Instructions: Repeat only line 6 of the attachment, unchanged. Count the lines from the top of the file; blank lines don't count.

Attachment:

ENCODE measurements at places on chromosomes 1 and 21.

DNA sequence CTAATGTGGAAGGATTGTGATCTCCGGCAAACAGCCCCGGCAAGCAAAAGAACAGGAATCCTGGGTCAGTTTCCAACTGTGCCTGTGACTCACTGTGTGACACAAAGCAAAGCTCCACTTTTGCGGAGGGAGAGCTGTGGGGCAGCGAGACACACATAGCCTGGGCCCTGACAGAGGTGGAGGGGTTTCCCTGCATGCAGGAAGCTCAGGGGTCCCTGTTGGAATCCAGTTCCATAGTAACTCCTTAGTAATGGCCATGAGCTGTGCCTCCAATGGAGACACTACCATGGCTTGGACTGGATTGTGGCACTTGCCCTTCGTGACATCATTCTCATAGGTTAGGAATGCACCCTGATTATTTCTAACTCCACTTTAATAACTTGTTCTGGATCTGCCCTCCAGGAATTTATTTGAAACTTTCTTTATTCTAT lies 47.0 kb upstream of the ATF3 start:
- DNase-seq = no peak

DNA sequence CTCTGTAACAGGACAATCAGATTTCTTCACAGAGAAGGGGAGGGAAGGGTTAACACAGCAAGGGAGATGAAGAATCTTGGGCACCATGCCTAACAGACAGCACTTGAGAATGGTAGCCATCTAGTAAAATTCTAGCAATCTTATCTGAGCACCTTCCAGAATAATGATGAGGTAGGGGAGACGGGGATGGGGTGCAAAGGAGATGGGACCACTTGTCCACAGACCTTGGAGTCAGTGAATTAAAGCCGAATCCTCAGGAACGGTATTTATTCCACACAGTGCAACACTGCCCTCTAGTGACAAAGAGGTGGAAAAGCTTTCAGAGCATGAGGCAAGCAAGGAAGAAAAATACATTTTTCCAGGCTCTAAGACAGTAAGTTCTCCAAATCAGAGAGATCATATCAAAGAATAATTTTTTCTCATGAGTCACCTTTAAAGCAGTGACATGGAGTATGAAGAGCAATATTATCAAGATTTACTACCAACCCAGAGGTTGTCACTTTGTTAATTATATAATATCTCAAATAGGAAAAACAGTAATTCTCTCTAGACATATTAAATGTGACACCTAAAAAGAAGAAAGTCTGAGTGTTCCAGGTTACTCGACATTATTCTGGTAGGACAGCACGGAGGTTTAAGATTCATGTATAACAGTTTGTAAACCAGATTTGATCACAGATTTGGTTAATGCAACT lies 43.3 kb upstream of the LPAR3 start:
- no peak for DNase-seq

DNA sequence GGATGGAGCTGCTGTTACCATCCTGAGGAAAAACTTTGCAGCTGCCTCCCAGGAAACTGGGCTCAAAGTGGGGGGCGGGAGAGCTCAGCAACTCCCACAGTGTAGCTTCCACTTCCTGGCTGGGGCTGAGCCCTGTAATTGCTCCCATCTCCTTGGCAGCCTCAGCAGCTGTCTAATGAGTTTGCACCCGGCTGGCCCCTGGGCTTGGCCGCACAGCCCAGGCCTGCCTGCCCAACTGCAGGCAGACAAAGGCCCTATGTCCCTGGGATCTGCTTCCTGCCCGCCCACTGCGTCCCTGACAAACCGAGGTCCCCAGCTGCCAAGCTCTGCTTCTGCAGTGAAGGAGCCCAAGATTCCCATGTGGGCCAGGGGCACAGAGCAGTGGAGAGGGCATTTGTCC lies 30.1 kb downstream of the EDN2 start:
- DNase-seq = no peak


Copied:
DNA sequence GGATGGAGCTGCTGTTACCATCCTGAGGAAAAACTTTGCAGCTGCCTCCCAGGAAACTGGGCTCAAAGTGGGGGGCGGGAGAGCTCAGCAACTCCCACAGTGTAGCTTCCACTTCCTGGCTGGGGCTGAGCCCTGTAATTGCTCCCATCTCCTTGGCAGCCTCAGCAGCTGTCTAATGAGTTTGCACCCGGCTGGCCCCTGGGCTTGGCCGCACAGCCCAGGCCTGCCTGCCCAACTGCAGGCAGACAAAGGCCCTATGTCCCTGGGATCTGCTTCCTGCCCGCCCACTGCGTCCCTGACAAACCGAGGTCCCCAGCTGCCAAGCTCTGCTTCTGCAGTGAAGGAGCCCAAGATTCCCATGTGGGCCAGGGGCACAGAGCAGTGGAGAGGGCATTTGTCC lies 30.1 kb downstream of the EDN2 start: